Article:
NGC American Traditional Design Styles
At the turn of the 20th century, when commercial flowers became available to the general public, the interest in flower arranging grew. With the garden club movement in America gaining momentum in the 1930's the use of floral designs in the home and public buildings brought about an interest in including designs in flower shows. From this interest, the National Garden Clubs (then known as the National Council of State Garden Clubs) developed three distinct types of design within the American Traditional Design Style. They are Line, Line-Mass, and Mass Design. They are considered American adaptations of the Oriental line design and the European Mass Design.
NGC Traditional Design Style elements continue to be the foundation of all present day American garden club floral designing.
- Line Design
- Line-Mass Design
- Mass Design
NGC Creative Design Styles
NGC Creative Floral Design was first introduced in the late 1950's as flower shows flourished throughout the United States and as the garden club members' talents expanded. Many members were studying art and applying their knowledge of international art history and its creative movements to floral designing. Primary among those influences were: Impressionism, the effect of light on objects; Fauvism, simplified design in strong color; Art Nouveau, a highly decorative style with dedication to natural forms; Art Deco, an elegant style of decorative art characterized by angular symmetrical geometric forms; Cubism, geometrical forms and fragmentations; Surrealism, the psychological aspect in art; and Abstractionism, with emphasis of the non-realistic and unnatural.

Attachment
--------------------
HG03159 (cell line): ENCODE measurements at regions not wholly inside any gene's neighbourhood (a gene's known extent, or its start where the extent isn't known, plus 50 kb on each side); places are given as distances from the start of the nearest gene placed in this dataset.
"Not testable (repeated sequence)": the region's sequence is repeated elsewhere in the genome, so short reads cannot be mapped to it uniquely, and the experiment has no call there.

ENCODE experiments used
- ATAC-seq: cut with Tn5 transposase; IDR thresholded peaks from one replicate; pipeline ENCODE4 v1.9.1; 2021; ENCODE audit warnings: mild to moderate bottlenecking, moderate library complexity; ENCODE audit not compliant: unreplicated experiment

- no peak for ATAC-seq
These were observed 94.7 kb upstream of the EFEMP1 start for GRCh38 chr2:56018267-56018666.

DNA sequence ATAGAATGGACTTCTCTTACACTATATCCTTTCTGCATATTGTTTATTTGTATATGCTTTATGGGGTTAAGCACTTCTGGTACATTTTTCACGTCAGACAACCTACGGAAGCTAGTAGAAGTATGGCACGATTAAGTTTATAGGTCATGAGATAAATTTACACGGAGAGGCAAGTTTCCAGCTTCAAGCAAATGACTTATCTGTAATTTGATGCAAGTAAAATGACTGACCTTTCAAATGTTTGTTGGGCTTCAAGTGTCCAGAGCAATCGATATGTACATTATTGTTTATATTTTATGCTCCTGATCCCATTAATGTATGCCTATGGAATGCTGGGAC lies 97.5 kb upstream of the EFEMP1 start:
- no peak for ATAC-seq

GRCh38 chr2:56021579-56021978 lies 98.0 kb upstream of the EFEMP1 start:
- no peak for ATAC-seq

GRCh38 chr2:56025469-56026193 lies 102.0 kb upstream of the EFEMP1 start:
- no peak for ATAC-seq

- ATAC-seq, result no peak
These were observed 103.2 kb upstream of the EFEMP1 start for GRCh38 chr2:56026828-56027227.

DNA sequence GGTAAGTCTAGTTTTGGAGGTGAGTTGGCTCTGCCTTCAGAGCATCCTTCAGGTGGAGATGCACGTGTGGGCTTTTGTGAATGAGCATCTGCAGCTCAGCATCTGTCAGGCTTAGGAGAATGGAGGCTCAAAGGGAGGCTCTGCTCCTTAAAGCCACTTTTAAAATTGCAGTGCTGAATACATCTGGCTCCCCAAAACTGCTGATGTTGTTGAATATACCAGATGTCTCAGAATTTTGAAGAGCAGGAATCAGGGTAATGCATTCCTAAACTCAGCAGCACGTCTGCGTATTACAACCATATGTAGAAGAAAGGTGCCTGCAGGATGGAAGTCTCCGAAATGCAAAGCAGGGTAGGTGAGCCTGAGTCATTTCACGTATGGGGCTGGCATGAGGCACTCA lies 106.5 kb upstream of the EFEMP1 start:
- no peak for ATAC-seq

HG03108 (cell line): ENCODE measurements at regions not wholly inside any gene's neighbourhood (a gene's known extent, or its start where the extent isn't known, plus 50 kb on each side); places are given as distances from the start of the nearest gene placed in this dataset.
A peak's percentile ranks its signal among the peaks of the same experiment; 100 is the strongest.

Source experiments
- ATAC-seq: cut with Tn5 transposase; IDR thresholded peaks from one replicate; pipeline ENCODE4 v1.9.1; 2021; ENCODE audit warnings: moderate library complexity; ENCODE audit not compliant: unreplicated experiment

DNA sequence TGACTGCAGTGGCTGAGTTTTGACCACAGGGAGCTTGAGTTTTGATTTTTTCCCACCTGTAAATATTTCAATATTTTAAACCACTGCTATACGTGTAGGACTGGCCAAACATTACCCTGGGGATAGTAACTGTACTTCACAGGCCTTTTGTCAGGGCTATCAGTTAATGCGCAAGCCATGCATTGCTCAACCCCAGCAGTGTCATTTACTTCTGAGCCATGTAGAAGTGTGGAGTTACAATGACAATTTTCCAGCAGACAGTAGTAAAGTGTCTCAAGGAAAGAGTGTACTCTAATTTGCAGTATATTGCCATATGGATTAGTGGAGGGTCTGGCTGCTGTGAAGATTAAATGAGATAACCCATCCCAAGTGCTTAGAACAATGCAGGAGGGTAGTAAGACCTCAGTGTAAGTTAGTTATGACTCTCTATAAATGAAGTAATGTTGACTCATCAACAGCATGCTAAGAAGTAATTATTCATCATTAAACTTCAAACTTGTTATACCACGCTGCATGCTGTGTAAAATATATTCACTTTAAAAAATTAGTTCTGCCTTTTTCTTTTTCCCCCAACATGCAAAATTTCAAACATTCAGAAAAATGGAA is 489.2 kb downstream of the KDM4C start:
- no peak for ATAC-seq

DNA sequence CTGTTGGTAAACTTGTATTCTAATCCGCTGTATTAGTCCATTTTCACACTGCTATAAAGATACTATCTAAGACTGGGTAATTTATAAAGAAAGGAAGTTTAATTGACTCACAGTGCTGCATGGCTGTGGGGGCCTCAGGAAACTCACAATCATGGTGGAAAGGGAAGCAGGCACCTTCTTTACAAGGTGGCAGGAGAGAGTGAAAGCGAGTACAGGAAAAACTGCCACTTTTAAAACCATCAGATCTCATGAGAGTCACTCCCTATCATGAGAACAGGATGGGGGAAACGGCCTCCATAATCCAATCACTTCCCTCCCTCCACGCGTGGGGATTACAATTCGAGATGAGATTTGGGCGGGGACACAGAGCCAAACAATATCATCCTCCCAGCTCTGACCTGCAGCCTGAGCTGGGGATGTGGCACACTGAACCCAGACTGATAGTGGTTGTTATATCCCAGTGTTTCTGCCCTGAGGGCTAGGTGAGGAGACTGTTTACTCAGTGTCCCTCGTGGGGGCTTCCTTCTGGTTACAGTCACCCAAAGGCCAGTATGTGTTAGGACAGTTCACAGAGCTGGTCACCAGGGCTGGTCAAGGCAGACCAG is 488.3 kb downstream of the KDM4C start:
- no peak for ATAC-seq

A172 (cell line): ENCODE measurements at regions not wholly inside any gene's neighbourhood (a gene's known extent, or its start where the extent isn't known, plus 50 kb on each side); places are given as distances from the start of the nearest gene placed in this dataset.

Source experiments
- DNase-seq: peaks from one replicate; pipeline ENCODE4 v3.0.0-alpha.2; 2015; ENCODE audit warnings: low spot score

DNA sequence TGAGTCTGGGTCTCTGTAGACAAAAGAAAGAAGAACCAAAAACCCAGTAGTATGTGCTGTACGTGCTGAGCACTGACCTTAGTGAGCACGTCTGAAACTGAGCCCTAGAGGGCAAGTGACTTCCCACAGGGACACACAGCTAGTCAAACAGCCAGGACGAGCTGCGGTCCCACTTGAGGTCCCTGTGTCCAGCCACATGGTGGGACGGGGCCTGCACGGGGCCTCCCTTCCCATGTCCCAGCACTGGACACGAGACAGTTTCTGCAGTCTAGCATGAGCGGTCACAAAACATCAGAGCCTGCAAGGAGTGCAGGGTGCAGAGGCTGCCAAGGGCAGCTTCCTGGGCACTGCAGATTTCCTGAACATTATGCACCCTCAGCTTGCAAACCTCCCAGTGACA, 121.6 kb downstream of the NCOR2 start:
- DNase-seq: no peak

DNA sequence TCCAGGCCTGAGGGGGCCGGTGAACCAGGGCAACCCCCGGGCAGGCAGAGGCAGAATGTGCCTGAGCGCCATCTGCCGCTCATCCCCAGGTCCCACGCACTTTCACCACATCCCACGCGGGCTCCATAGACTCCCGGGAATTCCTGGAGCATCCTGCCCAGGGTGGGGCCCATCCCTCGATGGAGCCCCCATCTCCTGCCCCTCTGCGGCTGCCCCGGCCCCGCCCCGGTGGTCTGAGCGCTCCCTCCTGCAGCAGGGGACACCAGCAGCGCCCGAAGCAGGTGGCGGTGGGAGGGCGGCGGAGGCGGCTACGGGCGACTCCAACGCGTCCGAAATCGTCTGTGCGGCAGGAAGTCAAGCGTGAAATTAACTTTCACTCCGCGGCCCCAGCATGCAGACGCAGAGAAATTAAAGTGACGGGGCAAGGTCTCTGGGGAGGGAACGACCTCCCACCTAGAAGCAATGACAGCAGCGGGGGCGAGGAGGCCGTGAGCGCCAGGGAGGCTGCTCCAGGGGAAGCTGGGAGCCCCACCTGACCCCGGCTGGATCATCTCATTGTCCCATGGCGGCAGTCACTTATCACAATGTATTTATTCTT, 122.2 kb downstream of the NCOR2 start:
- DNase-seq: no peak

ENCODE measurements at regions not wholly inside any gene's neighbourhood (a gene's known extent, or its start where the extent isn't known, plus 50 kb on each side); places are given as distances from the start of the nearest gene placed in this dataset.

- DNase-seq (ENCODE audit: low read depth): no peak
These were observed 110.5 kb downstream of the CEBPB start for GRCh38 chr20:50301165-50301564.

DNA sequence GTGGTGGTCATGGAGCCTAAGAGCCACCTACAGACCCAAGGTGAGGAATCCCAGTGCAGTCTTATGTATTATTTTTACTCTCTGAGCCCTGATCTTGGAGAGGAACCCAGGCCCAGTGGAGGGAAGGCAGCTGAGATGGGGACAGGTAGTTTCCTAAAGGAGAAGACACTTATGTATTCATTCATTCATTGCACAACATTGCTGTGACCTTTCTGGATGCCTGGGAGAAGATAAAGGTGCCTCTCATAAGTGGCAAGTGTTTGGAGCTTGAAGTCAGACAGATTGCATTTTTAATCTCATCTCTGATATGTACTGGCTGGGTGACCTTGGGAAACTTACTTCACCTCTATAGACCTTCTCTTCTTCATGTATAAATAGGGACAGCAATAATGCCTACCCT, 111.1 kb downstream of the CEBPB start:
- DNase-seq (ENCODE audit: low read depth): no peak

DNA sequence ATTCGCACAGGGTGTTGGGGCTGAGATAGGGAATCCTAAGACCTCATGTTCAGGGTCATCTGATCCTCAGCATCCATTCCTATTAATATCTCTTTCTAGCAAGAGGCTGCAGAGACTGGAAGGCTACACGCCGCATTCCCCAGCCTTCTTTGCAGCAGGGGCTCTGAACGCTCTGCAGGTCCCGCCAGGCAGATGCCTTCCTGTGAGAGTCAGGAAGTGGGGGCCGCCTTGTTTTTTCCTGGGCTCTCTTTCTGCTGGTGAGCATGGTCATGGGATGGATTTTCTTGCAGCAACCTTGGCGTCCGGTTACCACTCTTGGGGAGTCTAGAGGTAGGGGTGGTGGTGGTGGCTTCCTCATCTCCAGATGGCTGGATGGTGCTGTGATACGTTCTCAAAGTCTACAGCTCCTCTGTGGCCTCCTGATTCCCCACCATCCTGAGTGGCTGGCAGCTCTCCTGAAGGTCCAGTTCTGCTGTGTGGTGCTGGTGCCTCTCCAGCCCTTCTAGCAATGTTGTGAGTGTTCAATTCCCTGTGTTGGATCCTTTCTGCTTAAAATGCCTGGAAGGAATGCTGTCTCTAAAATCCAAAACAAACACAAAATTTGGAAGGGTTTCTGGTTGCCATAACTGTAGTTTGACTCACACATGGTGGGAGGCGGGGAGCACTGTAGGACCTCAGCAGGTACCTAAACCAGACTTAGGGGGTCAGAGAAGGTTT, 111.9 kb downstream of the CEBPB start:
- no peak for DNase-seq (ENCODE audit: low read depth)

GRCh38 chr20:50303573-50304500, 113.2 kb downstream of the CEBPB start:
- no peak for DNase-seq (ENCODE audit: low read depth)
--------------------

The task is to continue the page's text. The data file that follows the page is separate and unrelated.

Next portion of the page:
- Angular Design
- Armature Design
- Creative Design
- Duo Design
- Mono Botanic Design
- Multi Rhythmic Design
- Stretch Design
- Tapestry Design
- Underwater Design
American Abstract Creative Design
Abstract Creative Designs share the same tangible characteristics as all other Creative Designs, but go a step further. They are designs with a dominance of abstraction. Abstraction in floral design is the act of separating the inherent physical qualities of plant material and other components from the associated or naturalistic concept of them. All Abstract Creative Designs are creative, but not all Creative Designs are Abstract.
- Abstract Creative Design
Exhibition Table Design
- Exhibition Table Design Type I
- Exhibition Table Design Type II
- Functional Table Design